Black maple
Acer nigrum - University of Kentucky Arboretum - DSC09326.JPG
Scientific classification edit
Kingdom: Plantae
Clade: Tracheophytes
Clade: Angiosperms
Clade: Eudicots
Clade: Rosids
Order: Sapindales
Family: Sapindaceae
Genus: Acer
Section: Acer sect. Acer
Series: Acer ser. Saccharodendron
A. nigrum
Binomial name
Acer nigrum
Acer nigrum range map 1.png
Acer nigrum natural range

Acer saccharum subsp. nigrum

Acer nigrum, the black maple, is a species of maple closely related to A. saccharum (sugar maple), and treated by some authors as a subspecies of it, as Acer saccharum subsp. nigrum.[2][3]

Identification can be confusing due to the tendency of the two species to form hybrids. The simplest and most accurate method for distinguishing between the two trees is the generally three-lobed leaves of the black maple versus the generally five-lobed leaves of the sugar maple. The leaves of the black maple also tend to have a "droopy" appearance. Other differences that are not as pronounced include darker, more deeply grooved bark, slightly smaller seeds, a downy underside, and thicker petioles. Hybrids are intermediate in their characteristics.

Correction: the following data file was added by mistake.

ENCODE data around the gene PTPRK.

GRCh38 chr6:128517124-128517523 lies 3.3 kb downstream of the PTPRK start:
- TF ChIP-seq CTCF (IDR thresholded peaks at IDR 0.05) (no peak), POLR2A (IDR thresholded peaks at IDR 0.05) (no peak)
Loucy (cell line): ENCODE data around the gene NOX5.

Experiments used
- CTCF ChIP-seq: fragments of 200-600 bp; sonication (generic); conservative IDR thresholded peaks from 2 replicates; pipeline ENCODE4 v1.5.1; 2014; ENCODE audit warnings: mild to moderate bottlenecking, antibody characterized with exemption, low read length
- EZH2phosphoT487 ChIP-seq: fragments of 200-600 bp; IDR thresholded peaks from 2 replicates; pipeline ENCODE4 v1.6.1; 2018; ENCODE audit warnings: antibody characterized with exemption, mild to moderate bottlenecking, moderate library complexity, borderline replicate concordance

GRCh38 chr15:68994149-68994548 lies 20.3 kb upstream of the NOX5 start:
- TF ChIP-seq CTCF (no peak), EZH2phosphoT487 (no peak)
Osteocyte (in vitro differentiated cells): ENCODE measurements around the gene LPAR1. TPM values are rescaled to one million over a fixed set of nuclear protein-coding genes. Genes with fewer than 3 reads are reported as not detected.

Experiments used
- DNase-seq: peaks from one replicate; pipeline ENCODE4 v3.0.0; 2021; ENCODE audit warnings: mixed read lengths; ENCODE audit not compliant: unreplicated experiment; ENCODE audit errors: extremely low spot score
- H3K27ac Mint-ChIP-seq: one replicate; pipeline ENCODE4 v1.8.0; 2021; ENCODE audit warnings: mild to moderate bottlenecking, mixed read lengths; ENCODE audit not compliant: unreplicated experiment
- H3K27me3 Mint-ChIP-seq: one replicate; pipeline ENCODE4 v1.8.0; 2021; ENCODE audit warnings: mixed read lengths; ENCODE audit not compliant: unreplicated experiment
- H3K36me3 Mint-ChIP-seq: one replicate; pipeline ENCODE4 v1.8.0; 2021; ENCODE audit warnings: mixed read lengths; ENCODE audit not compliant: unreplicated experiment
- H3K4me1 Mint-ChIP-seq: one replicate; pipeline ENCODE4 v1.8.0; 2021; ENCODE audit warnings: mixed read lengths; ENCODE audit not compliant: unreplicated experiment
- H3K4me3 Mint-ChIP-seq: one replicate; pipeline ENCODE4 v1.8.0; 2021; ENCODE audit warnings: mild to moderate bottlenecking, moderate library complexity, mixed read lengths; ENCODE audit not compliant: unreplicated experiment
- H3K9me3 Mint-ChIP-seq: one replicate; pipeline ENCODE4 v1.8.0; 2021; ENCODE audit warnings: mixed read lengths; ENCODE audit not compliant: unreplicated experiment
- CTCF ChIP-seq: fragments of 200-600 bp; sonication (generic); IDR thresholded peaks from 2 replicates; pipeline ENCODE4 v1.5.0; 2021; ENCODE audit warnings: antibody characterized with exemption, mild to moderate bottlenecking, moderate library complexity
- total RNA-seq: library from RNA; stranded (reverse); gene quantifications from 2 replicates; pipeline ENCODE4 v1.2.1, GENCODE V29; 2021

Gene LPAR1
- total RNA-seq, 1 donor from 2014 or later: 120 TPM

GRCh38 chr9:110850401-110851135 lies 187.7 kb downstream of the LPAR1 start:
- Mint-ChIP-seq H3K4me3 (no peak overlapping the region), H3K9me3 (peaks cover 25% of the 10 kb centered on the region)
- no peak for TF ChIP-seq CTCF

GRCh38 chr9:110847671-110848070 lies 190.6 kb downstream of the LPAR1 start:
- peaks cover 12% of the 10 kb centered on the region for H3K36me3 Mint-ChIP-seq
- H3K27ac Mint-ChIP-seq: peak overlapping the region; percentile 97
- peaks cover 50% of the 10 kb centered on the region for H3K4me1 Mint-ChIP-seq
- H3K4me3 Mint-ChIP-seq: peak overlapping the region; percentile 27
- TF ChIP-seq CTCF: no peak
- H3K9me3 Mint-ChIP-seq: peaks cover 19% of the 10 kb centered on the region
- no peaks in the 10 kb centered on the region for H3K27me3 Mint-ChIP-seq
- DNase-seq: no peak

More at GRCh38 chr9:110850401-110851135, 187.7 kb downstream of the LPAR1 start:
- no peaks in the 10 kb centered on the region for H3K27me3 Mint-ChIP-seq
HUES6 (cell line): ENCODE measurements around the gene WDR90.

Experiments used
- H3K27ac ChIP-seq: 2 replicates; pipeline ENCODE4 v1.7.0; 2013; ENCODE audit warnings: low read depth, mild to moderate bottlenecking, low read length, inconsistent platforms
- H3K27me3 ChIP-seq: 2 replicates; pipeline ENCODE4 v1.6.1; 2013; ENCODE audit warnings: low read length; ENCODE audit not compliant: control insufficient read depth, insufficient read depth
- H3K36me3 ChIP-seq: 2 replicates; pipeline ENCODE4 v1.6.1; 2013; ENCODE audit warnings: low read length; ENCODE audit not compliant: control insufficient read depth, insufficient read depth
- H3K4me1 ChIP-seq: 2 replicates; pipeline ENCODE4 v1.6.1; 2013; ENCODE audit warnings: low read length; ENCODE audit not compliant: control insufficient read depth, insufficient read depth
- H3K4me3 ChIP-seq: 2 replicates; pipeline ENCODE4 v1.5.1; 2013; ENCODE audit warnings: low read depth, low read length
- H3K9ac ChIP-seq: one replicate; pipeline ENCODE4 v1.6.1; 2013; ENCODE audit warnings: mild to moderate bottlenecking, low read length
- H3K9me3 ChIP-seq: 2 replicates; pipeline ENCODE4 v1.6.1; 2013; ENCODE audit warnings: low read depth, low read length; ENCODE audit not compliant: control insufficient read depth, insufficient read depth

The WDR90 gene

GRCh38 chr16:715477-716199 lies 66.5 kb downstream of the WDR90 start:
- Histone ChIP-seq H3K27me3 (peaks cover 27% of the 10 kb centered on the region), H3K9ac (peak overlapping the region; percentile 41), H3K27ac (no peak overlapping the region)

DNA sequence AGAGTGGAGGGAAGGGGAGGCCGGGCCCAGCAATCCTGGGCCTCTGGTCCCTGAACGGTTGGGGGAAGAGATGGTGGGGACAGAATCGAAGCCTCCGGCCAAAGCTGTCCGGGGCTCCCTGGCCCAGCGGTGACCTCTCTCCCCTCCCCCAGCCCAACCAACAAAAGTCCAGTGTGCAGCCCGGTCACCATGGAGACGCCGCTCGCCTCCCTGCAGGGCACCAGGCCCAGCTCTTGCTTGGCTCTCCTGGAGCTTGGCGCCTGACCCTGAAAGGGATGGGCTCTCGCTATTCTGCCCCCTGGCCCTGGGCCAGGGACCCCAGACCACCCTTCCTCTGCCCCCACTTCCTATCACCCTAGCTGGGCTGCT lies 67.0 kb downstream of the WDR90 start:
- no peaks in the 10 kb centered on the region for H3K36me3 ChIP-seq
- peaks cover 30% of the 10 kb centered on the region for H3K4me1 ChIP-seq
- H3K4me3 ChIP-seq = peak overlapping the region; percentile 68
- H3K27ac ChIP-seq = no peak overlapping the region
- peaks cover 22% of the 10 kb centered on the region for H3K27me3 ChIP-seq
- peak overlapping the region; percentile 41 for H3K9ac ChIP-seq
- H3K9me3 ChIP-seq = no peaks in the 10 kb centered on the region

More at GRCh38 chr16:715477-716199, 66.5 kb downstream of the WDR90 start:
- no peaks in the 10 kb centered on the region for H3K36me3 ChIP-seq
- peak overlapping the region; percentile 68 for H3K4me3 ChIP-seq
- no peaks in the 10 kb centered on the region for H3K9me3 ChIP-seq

The geographic range of A. nigrum is slightly more limited than the sugar maple, encompassing much of the Midwestern United States, portions of the Eastern United States, and the southeast of Canada in southern Ontario.[4]


Illustration from 1913's Illustrated flora of the northern states and Canada

The black maple's mature height ranges from 21 to 34 meters (70 to 110 feet).[5]


This species is used similarly to the A. saccharum, for timber as hard maple, for landscaping, and for maple syrup production.[citation needed]

See also


External links